Chiral ground-state currents of interacting photons in a synthetic magnetic field


The intriguing many-body phases of quantum matter arise from the interplay of particle interactions, spatial symmetries, and external fields. Generating these phases in an engineered system could provide deeper insight into their nature. Using superconducting qubits, we simultaneously realize synthetic magnetic fields and strong particle interactions, which are among the essential elements for studying quantum magnetism and fractional quantum Hall phenomena. The artificial magnetic fields are synthesized by sinusoidally modulating the qubit couplings. In a closed loop formed by the three qubits, we observe the directional circulation of photons, a signature of broken time-reversal symmetry. We demonstrate strong interactions through the creation of photon vacancies, or ‘holes’, which circulate in the opposite direction. The combination of these key elements results in chiral ground-state currents. Our work introduces an experimental platform for engineering quantum phases of strongly interacting photons.

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Figure 1: The unit cell for FQH and synthesizing magnetic fields.
Figure 2: Single-photon circulation resulting from the TRS breaking.
Figure 3: Signature of strong interaction.
Figure 4: Chiral currents in the ground state.


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We acknowledge discussions with L. Lamata, A. Rahmani, E. Rico, M. Sanz and E. Solano. Devices were made at the UCSB Nanofab Facility, part of the NSF-funded NNIN, and the NanoStructures Cleanroom Facility.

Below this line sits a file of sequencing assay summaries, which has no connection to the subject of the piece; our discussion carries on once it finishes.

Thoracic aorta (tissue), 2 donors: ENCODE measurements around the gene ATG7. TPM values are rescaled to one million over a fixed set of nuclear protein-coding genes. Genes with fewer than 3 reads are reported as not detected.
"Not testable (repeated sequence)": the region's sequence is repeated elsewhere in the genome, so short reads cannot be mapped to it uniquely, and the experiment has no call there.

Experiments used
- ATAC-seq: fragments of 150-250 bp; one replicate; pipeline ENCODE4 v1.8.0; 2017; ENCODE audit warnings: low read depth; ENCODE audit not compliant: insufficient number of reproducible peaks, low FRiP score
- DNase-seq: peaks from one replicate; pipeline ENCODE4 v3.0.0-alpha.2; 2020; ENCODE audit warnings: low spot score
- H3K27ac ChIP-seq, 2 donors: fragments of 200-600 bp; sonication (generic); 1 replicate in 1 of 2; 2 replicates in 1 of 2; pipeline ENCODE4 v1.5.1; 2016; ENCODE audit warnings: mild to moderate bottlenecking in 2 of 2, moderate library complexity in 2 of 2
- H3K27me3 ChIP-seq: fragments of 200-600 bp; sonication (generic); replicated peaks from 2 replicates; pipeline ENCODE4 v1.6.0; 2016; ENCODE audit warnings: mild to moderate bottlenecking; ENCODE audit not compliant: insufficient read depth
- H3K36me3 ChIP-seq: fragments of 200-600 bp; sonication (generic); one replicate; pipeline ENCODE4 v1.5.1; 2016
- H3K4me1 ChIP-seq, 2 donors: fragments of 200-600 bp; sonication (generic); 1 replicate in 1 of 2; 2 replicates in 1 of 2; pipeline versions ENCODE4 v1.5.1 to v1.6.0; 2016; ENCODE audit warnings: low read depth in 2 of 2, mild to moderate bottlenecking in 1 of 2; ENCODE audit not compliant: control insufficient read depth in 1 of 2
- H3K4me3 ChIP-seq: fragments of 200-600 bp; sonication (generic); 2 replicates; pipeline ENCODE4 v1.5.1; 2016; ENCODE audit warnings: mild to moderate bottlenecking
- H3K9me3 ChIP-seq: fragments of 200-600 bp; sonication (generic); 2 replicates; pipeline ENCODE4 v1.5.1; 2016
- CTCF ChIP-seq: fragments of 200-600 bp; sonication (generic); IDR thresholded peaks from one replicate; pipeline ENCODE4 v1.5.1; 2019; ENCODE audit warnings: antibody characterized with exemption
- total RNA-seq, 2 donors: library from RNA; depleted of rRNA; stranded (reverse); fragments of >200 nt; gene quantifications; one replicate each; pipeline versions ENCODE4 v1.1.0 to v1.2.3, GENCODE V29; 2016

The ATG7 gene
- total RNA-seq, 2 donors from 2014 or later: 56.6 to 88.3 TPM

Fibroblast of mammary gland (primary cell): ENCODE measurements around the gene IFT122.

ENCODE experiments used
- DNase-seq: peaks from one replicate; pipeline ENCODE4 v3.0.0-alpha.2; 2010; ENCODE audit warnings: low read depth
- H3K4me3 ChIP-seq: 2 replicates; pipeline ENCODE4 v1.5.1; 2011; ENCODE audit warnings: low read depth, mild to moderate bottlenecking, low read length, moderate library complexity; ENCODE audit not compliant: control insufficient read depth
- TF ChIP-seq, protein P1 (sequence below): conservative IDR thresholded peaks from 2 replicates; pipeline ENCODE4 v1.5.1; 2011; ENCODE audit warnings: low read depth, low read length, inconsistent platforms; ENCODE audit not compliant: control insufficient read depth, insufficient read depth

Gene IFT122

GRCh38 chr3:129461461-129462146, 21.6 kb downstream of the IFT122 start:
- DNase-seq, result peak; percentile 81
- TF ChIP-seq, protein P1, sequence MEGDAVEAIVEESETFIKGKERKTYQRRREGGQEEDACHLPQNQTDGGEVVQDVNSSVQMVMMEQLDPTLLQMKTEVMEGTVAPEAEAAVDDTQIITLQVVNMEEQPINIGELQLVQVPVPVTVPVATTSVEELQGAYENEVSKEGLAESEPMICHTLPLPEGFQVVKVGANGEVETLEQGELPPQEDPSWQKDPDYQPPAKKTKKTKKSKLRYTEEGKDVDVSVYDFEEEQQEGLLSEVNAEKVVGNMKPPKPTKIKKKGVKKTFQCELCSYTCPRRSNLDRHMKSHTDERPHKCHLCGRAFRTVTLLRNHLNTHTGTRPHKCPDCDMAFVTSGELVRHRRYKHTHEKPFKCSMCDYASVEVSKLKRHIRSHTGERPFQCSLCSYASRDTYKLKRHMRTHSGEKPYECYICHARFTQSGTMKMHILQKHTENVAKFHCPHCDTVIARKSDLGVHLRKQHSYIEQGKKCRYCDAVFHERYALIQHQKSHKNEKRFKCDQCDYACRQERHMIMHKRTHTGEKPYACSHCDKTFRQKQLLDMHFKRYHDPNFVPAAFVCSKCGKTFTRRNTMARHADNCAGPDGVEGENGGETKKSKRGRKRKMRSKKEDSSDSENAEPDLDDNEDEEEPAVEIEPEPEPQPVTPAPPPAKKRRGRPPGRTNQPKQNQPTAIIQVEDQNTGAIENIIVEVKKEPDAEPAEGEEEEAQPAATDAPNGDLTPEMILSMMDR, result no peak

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P.R., C.N. and A.M. performed the experiment. E.K. provided theoretical assistance. P.R. analysed the data, and with C.N. and E.K. co-wrote the manuscript and Supplementary Information. All of the UCSB and Google team members contributed to the experimental set-up. All authors contributed to the manuscript preparation.

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Correspondence to P. Roushan.

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The authors declare no competing financial interests.

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Roushan, P., Neill, C., Megrant, A. et al. Chiral ground-state currents of interacting photons in a synthetic magnetic field. Nature Phys 13, 146–151 (2017).

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